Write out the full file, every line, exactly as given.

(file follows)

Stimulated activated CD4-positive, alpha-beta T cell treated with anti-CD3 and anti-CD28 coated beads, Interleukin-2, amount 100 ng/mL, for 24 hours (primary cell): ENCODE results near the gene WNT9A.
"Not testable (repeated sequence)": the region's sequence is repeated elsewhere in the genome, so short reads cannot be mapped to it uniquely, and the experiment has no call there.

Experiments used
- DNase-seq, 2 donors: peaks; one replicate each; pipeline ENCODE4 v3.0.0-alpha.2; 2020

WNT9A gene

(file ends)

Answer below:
Stimulated activated CD4-positive, alpha-beta T cell treated with anti-CD3 and anti-CD28 coated beads, Interleukin-2, amount 100 ng/mL, for 24 hours (primary cell): ENCODE results near the gene WNT9A.
"Not testable (repeated sequence)": the region's sequence is repeated elsewhere in the genome, so short reads cannot be mapped to it uniquely, and the experiment has no call there.

Experiments used
- DNase-seq, 2 donors: peaks; one replicate each; pipeline ENCODE4 v3.0.0-alpha.2; 2020

WNT9A gene